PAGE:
Flexible panels do have some advantages, but you get what you pay for. In a word, PowerFilm panels.

                  No, they may not last as long as a mono / polycrystalline. And yes, they are less efficient, meaning you need a physically larger panel than you ordinarily would.

                  While I can't speak for other companies, I have tested PowerFilms, and even when placed flat on hot cement in my 105F degree ambient temp day, they don't lose power. I was expecting them to when placed directly on a super hot surface, but was surprised at full output especially when they read something like 160F on my laser temp probe.

                  And, since they are not mono/polycrystalline, you can have a tree-branch shadow cross them, and only the shaded part is no longer producing any output.

                  Put a wet leaf / bird dropping on a mono panel, and expect a drop to about 10% of rated output.

                  What this all means is that if you have panels on the RV, and you are not VERY careful about shading from a vent pipe, flag, antenna, corner of some other rooftop obstruction *throughout the day*, you could very well be producing bupkiss, maybe 10% max from your mono panels.

                  With powerfilms, as mentioned small shading does not drop the output radically, just the part that's shaded, so in a bad situation, you may end up with more gain so to speak.

                  All panels to perform their best must be tilted upwards obviously - flat on a roof and you are looking at 50 to maybe 60 efficiency of their own rating.

                  So there ya go. No, the films will not be something you pass on to your children. But, they might make sense if you take into account the specifics of your situation. And most importantly, use *proven* manufacturers like PowerFilm. There may be others, but I haven't tested them, other than dinky cell charger toys.

                  Main problem: VERY expensive, but you do get what you pay for. To help longevity, cover them so that they are not exposed to sun during non-use periods.

                  So no, I personally would not consider them as a more or less permanent solution. But for RV / Boating / Portable needs, and IF you do your homework on loads and solar-insolation hours depending on where you go, they can be a worthwhile consideration.
                  Last edited by PNjunction; 09-19-2018, 02:10 AM.


                  • #10
                    I had looked at them, but the only viable solution for my application was from them was the foldable 220w panel and they were even longer than the Global Solar models. I wasn't sure about gluing down the foldables, and the rollables I could see were only a max of 90w. It looks like they are mainly geared toward portable panels from their literature. -Bill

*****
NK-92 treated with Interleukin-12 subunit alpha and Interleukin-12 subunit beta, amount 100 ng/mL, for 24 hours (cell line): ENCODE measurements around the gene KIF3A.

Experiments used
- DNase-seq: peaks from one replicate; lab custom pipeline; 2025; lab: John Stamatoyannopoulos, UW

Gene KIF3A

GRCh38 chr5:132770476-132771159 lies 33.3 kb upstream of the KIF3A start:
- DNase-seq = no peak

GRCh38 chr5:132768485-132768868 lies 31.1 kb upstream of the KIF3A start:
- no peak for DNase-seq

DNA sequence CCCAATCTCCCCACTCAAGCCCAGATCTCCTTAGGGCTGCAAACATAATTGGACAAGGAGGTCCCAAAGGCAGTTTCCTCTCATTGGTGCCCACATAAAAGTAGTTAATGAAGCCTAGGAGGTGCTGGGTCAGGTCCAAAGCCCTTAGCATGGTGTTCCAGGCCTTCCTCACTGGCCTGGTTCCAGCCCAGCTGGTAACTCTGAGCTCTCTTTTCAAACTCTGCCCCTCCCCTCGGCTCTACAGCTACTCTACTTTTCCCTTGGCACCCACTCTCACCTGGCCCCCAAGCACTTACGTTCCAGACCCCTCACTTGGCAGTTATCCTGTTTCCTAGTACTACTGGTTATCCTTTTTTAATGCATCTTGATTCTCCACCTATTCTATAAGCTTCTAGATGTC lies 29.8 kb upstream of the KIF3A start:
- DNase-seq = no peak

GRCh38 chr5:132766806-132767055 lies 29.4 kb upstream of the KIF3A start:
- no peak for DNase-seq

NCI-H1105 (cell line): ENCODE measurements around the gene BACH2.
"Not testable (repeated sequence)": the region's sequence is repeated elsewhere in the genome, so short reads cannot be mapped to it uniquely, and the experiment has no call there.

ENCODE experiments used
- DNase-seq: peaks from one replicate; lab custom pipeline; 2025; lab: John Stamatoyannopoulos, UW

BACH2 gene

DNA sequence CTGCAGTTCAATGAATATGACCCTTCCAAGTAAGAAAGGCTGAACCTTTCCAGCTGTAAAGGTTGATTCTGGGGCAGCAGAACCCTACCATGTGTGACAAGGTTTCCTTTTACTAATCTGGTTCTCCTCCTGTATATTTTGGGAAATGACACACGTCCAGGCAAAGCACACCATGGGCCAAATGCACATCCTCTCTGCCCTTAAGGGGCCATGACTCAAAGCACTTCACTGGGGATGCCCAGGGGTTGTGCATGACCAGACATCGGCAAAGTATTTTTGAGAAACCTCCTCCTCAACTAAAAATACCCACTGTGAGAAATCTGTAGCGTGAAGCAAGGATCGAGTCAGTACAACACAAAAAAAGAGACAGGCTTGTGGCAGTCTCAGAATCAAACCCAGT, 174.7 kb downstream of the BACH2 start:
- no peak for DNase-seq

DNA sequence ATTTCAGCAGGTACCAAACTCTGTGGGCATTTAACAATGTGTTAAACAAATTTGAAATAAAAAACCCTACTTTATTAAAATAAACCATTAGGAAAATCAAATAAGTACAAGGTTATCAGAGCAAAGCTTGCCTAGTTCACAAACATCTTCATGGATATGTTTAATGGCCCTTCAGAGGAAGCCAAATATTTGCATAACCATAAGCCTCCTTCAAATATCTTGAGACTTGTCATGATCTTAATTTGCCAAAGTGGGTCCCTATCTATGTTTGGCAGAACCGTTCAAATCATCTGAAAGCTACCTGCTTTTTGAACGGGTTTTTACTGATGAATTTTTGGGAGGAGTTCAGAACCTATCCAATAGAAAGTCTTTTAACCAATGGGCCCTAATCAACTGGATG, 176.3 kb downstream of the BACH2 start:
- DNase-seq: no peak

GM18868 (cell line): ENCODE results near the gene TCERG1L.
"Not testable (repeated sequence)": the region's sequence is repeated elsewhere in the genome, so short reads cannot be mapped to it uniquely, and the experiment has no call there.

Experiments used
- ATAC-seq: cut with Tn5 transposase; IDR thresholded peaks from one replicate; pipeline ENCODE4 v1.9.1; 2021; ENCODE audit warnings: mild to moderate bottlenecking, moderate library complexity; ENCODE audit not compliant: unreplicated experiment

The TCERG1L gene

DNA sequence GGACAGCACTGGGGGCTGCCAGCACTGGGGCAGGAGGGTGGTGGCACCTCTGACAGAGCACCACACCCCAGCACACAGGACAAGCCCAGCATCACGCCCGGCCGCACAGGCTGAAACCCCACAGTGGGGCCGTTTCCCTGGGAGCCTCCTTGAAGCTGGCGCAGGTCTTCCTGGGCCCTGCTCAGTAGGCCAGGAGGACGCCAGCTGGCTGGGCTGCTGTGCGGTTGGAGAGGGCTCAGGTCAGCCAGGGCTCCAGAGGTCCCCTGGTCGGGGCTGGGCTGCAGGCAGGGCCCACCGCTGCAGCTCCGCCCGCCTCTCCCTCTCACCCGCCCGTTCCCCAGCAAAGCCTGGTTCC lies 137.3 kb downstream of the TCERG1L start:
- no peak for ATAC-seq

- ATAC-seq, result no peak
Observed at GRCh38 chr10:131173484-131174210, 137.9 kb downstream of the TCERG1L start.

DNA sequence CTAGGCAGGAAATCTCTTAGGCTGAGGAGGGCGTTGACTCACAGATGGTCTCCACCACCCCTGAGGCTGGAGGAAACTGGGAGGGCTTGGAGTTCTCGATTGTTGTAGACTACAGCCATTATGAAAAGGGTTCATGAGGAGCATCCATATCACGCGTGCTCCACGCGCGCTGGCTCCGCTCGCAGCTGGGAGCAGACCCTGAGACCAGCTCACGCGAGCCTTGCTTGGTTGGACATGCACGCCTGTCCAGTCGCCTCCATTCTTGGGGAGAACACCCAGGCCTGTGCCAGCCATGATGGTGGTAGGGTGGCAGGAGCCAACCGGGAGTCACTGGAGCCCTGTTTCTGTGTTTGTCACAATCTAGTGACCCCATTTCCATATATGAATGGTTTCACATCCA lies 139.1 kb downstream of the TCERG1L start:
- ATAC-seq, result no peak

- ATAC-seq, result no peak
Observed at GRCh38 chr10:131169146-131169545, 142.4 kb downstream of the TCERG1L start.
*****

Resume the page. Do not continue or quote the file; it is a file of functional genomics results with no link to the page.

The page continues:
Last edited by Bigbillsd; 09-19-2018, 11:11 AM.


                    • #11
                      ROCKPALS is a very strong solar panel the build material looks awesome, the panels durability is remarkable and works excellent in low light. I charged my phone a GoPro hero 4 and a flashlight to test it and is extremely fast to charge.
                      Last edited by AndrewCoates; 12-12-2020, 11:50 PM.


                      • #12
                        There's another thread here from Jacob Cambridge on flex panels. He is planning to put Merlin Solar flex panels on a standing seam residential roof. They make 105 watt 24-cell and 165 watt 36-cell panels with monocrystalline cells. It sounds good and the result will probably be very eye pleasing.

                        Echoing what others have said, flex panels do not have a lot of history and a few brands have had bad experiences. It is possible that there are great flex panels out there and they will prove durable and dependable, but that is far from certain. Also, the $/watt is much higher than conventional rigid panels. There is a lot of history on conventional panels and many conventional makers have big corporations behind them. You can't say that about flex panels. And there's also what Mike said about reduced output.
                        7kW Roof PV, APsystems QS1 micros, Nissan Leaf EV


                        • #13
                          We can address some issues. Thin-film advantages and disadvantages. I've been though plenty over the years.

                          Less-efficient: needs more space for install to get same wattage as mono. HOWEVER, in real-world situations with shadows, wet leaves and other obstructions compared to perfectly exposed panels, thin-film which can handle them better, can actually come out ahead at the end of the day.

                          Spectral efficiency: generally more efficient across a wider spectrum of light than mono/poly. Does better in overcast, but stay REAL - overcast is a bummer no matter what panels you use.

                          Heat: can actually get hotter than a mono panel before dropping output. Blew my mind when testing my mono panels flat on concrete at noon in middle of summer with sun straight overhead with no air cooling, and the thin film laid down next to it. Didn't expect that.

                          Degradation: Major issue. To make them last long, if you aren't using them, don't expose them to light. Seriously. Campers - fold them up, don't leave them installed outdoors until next year doing nothing.

                          Marketing and scams - thin film has been pushed for years, and there are plenty of marketers and scammers willing to take your money.

                          My hope is that they can get thin-film durable, and more efficient. There *are* good panels out there, like PowerFilm.

                          But just keep an eye on your wallet - like decades past, there's always some "breakthrough" that is simply investor-bait.

                          Thin film is moving forwards, albeit slowly.
                          Last edited by PNjunction; 04-29-2021, 01:15 AM.